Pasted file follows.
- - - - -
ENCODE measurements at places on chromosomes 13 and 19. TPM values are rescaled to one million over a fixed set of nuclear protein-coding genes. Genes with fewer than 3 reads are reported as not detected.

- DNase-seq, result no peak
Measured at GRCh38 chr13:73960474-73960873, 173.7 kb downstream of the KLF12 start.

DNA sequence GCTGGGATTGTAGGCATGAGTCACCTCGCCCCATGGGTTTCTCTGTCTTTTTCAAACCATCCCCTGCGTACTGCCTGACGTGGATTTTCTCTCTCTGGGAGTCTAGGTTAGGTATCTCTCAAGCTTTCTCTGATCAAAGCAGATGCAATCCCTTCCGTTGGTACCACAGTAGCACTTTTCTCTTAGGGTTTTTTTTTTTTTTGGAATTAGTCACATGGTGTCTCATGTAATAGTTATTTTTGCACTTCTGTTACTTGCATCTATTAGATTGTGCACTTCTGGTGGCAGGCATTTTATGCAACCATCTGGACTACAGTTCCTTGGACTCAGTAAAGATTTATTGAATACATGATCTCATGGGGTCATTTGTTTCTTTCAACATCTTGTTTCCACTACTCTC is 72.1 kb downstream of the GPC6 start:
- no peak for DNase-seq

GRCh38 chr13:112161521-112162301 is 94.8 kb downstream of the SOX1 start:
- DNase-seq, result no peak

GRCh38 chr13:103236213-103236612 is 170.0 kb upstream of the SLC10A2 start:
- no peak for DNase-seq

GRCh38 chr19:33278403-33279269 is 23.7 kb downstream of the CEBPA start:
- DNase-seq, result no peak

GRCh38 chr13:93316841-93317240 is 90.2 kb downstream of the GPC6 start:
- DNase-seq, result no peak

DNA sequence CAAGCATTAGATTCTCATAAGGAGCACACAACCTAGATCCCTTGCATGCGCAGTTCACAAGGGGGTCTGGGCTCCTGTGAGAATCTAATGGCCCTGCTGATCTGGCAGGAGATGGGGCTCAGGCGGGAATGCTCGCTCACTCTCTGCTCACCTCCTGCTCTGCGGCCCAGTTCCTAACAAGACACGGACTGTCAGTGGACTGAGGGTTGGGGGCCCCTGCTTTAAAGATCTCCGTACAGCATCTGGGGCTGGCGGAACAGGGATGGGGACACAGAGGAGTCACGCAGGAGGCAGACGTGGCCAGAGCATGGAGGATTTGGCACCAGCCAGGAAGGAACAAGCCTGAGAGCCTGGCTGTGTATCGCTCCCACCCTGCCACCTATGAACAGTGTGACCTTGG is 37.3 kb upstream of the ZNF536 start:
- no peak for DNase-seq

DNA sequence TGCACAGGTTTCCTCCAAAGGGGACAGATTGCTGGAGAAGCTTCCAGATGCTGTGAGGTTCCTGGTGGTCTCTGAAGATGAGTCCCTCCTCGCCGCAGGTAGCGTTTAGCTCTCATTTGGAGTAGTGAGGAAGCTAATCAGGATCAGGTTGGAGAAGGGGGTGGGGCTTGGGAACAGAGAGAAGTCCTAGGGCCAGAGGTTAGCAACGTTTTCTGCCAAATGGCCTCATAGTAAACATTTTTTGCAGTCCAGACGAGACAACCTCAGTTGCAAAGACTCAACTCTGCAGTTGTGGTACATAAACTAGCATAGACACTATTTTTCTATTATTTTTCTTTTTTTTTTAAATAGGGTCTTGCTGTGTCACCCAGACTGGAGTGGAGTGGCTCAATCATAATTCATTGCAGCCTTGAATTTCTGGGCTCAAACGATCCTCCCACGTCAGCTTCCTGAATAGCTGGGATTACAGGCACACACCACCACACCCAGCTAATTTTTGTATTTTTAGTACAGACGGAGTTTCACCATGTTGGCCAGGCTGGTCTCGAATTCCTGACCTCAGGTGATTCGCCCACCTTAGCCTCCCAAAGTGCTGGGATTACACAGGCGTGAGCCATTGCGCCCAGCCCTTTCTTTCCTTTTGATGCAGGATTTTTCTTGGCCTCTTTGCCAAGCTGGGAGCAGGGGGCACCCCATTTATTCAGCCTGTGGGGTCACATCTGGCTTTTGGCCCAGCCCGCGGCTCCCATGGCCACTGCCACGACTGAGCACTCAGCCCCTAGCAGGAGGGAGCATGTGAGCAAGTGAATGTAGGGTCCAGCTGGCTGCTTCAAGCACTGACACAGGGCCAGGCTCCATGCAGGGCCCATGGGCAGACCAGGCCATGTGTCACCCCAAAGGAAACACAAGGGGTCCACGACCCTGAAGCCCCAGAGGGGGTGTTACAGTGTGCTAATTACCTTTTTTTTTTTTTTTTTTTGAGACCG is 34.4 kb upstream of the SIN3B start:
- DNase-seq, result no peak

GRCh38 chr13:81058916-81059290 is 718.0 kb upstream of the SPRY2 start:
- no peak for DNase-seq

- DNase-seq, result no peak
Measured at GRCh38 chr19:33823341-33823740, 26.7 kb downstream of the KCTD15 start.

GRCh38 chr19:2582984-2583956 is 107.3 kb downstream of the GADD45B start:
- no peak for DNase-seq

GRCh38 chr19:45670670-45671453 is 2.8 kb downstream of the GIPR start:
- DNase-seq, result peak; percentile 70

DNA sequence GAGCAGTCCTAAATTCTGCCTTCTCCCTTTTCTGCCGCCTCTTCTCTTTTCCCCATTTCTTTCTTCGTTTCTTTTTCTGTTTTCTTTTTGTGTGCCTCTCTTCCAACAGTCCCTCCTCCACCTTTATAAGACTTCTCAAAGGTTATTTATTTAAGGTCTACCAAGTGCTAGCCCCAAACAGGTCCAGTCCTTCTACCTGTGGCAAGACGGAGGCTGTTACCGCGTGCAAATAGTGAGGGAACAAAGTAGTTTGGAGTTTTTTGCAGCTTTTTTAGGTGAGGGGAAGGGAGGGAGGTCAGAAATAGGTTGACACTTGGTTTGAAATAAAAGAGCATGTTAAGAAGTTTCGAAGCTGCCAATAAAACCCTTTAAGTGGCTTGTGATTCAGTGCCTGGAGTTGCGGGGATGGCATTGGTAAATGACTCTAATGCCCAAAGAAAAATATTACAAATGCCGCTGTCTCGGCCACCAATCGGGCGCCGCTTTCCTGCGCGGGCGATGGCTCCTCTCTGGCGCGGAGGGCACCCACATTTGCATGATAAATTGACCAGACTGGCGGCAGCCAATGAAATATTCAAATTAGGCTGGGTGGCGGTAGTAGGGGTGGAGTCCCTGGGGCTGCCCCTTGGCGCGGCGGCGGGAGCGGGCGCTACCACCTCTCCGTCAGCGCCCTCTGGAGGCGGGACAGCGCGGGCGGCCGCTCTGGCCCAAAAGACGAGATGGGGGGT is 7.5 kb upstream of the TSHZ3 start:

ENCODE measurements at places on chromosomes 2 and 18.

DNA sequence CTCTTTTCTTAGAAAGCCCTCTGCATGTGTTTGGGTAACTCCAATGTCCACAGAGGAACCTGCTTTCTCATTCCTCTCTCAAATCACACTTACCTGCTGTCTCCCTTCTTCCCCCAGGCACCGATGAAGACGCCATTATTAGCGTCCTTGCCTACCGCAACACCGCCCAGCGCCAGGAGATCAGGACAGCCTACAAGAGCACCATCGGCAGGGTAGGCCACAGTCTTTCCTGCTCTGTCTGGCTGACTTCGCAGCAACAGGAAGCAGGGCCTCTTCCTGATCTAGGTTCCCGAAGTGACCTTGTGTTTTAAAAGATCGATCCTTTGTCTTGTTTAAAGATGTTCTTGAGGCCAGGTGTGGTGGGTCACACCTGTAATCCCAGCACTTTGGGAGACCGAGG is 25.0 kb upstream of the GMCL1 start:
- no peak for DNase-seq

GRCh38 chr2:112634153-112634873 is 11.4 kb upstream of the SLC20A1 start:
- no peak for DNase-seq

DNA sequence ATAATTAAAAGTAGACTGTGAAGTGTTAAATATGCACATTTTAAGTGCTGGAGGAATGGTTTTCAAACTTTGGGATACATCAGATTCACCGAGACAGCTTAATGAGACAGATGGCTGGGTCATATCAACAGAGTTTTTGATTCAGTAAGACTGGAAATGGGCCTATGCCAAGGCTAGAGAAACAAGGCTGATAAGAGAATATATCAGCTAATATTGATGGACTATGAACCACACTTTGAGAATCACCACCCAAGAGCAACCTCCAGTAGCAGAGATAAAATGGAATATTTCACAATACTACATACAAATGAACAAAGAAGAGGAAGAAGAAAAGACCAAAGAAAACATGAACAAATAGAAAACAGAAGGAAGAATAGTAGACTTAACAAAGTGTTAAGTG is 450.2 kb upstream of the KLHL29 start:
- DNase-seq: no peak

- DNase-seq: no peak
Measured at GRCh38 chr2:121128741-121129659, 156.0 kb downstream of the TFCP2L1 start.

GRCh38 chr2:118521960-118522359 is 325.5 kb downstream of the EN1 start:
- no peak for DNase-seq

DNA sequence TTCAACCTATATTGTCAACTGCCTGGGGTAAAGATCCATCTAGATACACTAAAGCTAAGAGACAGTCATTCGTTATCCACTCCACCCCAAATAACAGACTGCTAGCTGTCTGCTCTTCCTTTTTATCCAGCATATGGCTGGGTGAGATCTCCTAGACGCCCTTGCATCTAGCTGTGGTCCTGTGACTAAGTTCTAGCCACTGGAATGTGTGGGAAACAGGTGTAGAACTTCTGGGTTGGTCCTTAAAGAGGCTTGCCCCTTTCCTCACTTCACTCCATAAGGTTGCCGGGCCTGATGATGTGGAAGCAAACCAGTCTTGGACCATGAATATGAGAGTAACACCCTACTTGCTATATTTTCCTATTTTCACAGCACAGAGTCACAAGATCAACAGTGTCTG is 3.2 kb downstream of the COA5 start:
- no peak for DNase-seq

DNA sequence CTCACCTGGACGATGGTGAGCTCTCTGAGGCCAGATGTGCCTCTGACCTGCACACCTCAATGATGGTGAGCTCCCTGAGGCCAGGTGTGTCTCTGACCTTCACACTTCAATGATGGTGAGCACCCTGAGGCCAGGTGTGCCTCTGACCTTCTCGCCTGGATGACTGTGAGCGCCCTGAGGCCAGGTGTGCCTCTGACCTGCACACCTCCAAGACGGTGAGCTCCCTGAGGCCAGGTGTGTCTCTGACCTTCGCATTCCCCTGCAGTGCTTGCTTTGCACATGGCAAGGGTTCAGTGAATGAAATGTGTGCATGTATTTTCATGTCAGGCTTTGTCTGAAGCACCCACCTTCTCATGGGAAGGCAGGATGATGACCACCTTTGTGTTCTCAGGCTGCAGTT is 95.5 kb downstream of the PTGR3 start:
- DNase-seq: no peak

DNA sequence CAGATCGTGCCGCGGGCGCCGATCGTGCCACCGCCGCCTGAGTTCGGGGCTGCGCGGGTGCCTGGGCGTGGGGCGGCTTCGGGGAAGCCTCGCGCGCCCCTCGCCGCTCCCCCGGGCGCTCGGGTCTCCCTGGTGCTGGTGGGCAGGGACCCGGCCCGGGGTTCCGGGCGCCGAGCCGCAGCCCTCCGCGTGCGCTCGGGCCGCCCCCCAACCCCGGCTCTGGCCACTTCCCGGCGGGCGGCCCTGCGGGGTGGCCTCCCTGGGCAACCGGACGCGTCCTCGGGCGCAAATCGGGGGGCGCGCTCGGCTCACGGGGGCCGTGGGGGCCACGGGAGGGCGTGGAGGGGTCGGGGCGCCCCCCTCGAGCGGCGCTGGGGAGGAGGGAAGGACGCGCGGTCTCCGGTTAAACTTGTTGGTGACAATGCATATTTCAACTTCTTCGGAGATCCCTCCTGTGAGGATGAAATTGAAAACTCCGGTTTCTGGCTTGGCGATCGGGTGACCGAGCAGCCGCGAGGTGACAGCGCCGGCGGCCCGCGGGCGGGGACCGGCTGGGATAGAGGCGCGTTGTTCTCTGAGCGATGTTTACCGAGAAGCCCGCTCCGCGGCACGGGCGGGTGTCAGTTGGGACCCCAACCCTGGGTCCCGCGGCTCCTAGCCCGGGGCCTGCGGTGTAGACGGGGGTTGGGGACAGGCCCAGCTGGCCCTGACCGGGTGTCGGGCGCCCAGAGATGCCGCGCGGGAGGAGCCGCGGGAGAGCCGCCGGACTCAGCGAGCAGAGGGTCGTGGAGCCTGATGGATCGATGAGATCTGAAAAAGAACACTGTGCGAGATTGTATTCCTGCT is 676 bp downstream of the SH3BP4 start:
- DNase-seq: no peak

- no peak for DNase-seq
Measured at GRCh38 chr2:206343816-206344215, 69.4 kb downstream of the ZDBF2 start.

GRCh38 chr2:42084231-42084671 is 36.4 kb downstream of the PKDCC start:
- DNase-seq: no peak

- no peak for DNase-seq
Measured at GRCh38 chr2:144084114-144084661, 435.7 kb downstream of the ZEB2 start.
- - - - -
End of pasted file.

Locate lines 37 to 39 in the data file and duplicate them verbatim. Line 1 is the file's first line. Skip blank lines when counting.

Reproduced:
- no peak for DNase-seq

DNA sequence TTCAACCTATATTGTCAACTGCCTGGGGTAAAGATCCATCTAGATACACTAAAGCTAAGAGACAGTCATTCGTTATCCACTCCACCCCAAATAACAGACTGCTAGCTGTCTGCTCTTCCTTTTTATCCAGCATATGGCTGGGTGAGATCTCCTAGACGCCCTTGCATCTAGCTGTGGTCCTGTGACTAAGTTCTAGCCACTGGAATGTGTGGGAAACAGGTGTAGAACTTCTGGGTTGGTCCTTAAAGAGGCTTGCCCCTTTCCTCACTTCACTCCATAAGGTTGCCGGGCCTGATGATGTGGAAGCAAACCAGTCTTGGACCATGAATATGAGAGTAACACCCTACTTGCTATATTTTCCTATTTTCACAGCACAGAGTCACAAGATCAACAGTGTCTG is 3.2 kb downstream of the COA5 start:
- no peak for DNase-seq